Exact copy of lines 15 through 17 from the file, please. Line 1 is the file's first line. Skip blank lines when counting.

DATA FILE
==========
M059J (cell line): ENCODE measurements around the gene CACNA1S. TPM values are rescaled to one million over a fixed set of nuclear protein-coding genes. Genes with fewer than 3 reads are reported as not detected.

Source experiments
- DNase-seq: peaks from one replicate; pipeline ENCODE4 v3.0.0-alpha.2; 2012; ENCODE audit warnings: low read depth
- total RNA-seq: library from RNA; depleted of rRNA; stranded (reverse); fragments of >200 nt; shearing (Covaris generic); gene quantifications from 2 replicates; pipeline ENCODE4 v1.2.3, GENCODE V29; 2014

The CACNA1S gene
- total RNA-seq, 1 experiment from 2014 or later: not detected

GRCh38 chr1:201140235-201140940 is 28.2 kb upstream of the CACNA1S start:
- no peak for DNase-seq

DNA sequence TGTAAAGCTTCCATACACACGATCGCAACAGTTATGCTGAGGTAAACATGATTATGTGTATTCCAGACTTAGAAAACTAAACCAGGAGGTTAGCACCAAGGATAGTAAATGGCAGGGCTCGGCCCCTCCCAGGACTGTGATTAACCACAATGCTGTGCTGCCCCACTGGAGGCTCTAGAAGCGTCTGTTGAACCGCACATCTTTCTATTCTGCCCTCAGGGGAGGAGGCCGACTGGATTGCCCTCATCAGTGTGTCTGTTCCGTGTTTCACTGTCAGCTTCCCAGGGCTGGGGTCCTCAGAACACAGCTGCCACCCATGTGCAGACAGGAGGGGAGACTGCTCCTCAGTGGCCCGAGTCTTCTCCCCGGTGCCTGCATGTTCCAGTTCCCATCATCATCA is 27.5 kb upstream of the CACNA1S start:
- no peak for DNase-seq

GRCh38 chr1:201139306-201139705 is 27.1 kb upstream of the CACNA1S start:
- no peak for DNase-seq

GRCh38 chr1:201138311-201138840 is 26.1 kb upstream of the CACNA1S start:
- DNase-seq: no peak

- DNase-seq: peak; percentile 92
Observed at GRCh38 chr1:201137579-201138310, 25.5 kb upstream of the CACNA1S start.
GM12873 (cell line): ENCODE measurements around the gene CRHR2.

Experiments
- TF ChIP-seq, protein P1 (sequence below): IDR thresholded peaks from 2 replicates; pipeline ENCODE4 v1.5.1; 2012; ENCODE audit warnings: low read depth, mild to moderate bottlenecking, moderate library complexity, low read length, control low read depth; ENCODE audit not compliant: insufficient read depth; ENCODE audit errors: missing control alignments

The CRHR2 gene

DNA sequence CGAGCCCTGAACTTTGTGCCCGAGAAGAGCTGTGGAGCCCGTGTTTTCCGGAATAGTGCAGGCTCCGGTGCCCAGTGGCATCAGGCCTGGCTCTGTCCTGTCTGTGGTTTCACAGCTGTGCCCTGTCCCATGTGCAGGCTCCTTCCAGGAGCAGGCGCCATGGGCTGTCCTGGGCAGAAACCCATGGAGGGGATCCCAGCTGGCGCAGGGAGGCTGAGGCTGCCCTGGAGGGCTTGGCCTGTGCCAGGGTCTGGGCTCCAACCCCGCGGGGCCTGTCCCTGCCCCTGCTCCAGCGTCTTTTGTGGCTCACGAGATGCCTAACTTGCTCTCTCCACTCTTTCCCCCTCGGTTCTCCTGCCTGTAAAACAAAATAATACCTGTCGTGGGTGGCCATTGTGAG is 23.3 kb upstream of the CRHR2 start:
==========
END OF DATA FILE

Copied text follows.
- DNase-seq: peak; percentile 92
Observed at GRCh38 chr1:201137579-201138310, 25.5 kb upstream of the CACNA1S start.
GM12873 (cell line): ENCODE measurements around the gene CRHR2.